29 May 2014 Characterization of carbon fiber composite materials for RF applications
Author Affiliations +
Proceedings Volume 9077, Radar Sensor Technology XVIII; 907704 (2014); doi: 10.1117/12.2050132
Event: SPIE Defense + Security, 2014, Baltimore, Maryland, United States
Abstract
Carbon Fiber Composite (CFC) materials have been used for decades in the aerospace, automotive, and naval industries. They have often been used because of their mechanical advantages. These advantageous characteristics have typically included low weight and high strength. It is also a benefit that CFC materials can be made into nearly any shape or size. With the abundant use of CFC materials, it seems desirable to better under- stand the electromagnetic applications of these materials. CFC materials consist of a non-conductive resin or epoxy in addition to conductive carbon fibers. The carbon fibers can be oriented and layered in many different configurations. The specific orientation and layering of the carbon fibers has a direct impact on its electrical characteristics. One specific characteristic of interest is the conductivity of CFC materials. The work in this paper deals with probing the conductivity characteristics of CFC materials for applications in antenna and radar design. Multiple layouts of carbon fiber are investigated. The DC conductivity was measured by applying a conductive epoxy to sample edges and using a milliohm meter. Shielding effectiveness was then predicted based on fundamental electromagnetics for conducting media. Finally, prototype dipole antennas made from CFC materials were investigated.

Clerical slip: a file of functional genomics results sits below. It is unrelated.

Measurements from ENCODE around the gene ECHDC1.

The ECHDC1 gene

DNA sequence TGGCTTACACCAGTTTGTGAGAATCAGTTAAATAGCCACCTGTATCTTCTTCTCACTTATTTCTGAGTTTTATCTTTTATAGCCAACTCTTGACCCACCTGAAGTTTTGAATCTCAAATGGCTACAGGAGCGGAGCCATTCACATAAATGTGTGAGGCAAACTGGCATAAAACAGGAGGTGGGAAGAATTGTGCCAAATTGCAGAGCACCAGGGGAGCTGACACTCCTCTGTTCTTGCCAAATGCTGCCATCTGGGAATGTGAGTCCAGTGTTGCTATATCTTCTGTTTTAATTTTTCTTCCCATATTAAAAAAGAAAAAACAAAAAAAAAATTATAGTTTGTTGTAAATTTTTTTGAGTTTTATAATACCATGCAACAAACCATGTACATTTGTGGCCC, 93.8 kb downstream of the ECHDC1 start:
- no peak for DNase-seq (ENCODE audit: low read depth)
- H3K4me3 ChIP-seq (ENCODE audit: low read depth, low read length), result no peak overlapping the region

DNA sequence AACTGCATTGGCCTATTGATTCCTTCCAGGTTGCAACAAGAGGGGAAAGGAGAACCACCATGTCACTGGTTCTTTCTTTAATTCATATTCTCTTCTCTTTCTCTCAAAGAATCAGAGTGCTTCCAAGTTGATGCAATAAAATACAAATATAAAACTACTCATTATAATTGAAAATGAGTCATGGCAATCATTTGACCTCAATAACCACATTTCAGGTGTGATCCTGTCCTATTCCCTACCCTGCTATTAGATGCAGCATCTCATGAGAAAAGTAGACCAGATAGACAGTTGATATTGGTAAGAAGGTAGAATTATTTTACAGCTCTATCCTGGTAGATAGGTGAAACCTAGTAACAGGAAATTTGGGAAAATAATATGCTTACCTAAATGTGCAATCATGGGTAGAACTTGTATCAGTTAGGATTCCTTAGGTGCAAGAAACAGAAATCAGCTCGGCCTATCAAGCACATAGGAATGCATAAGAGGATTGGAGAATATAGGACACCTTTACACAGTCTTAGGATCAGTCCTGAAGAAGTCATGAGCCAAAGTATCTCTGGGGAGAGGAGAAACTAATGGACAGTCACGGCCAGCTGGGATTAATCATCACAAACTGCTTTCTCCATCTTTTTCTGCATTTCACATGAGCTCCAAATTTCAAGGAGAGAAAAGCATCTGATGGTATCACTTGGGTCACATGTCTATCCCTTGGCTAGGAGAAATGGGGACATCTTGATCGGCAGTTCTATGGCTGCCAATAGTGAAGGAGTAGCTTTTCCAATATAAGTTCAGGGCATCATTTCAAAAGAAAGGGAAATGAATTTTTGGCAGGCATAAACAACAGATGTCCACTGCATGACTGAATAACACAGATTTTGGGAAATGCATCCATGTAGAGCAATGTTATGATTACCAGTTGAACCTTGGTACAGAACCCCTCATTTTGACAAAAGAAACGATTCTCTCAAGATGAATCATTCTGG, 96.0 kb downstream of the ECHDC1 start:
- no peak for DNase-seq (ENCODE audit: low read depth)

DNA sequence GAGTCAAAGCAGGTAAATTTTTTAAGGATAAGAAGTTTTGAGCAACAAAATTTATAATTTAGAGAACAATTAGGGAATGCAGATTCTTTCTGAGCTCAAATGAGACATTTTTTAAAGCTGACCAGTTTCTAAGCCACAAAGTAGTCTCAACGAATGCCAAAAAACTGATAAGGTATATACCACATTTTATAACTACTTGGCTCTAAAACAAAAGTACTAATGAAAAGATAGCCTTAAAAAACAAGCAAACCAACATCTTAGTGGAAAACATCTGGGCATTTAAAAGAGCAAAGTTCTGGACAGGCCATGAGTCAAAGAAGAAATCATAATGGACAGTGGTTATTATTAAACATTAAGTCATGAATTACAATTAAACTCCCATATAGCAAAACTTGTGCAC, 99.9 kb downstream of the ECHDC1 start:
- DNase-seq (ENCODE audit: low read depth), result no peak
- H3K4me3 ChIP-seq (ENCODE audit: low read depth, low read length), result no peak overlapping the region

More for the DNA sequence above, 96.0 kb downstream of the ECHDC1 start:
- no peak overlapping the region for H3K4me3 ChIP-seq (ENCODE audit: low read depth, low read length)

© (2014) COPYRIGHT Society of Photo-Optical Instrumentation Engineers (SPIE). Downloading of the abstract is permitted for personal use only.
Elliot J. Riley, Erik H. Lenzing, Ram M. Narayanan, "Characterization of carbon fiber composite materials for RF applications", Proc. SPIE 9077, Radar Sensor Technology XVIII, 907704 (29 May 2014); doi: 10.1117/12.2050132; https://doi.org/10.1117/12.2050132
PROCEEDINGS
12 PAGES


SHARE
KEYWORDS
Carbon

Copper

Epoxies

Antennas

Resistance

Composites

Electromagnetism

Back to Top